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Siemens to drop PV but keep wind and hydro

The company says it is holding talks with various parties interested in buying Siemens solar PV assets, but will continue to offer products for solar thermal and PV power plants.

Siemens' plan will see it divest its solar energy activities, disbanding its Solar & Hydro division in accordance with a recently announced programme to scale down renewable energy operations. Siemens says it made the decision in response to changed framework conditions, lower growth and strong price pressure in solar markets.

“The global market for concentrated solar power has shrunk from four gigawatts to slightly more than one gigawatt today” said Michael Süß, member of the Managing Board of Siemens AG and CEO of the Energy Sector. “In this environment, specialised companies will be able to maximise their strengths” he added.

The company is presently holding talks with various parties interested in buying Siemens solar PV assets but the company will continue to offer products for solar thermal and PV power plants, such as steam turbines, generators, grid technology and control systems.

Siemens confirms it will continue to operate its two Business Units - Solar Thermal Energy and Photovoltaic - until the sale. The remaining business activities of the Solar & Hydro Division (hydro power and solutions for energy storage devices) will remain within the Energy Sector.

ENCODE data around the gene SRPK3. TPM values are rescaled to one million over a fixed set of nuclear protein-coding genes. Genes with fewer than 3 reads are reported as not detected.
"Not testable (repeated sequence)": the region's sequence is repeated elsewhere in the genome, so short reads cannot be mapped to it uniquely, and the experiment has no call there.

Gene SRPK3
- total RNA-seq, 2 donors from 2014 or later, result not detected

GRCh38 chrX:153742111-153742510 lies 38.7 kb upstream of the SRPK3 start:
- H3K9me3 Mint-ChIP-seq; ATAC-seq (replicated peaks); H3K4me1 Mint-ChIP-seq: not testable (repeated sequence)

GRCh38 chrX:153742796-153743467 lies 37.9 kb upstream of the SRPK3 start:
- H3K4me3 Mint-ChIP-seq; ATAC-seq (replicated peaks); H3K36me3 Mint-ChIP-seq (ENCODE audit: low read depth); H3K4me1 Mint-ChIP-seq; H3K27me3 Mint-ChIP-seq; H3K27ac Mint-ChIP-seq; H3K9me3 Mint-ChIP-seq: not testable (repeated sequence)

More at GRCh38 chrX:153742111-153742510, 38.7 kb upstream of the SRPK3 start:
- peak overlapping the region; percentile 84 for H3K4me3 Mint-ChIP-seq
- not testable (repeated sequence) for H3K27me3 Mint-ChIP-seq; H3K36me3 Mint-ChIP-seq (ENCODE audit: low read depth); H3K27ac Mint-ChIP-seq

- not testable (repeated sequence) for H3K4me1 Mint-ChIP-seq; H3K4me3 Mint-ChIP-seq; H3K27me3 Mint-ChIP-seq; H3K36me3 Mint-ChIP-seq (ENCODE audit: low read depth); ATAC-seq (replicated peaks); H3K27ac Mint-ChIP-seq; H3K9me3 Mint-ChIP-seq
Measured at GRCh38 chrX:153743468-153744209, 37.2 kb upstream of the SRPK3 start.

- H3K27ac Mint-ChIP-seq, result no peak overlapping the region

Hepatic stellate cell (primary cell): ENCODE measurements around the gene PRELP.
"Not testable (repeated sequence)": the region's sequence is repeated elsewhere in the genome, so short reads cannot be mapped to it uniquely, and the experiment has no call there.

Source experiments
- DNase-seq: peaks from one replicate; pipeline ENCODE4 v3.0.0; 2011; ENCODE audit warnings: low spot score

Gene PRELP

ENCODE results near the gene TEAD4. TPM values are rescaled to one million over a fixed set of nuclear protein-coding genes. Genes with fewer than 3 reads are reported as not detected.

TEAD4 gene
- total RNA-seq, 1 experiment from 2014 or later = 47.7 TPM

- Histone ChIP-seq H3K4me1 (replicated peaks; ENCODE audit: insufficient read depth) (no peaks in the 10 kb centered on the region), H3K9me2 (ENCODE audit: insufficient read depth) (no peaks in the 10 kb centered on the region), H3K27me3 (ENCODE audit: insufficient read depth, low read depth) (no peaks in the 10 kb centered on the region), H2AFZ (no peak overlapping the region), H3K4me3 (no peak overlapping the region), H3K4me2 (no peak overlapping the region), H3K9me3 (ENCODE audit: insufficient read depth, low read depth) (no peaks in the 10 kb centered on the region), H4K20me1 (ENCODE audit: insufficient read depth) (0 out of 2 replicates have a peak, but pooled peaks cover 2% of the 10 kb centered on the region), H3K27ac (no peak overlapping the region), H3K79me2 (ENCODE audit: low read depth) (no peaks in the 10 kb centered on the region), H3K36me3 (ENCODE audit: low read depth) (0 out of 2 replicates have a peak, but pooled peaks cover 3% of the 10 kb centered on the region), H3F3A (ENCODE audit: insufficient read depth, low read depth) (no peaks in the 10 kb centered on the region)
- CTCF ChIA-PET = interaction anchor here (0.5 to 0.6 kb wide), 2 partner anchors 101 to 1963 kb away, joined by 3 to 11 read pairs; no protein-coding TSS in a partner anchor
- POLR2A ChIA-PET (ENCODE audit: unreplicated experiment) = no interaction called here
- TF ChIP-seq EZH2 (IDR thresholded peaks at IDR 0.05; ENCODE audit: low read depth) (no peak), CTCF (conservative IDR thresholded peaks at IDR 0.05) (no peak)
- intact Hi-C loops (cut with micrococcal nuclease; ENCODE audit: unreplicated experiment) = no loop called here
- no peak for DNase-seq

The company’s hydroelectric activities include the joint venture Voith Hydro for conventional hydro plants and the business of tidal turbines, which was fully acquired in the spring of 2012.

“The importance of renewable energies in the global power mix will continue to grow and hydro power and wind energy will remain the major renewable contributors” Süß said. “Our renewable energy activities will be focused on these two areas. More than 7,000 employees work in the Wind Power Division and another 2,000 work in the related service business; and the Division has an order backlog of more than EUR 10 billion.”


 

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This article is featured in:
Photovoltaics (PV)  •  Policy, investment and markets  •  Solar electricity  •  Solar heating and cooling  •  Wave and tidal energy  •  Wind power

 

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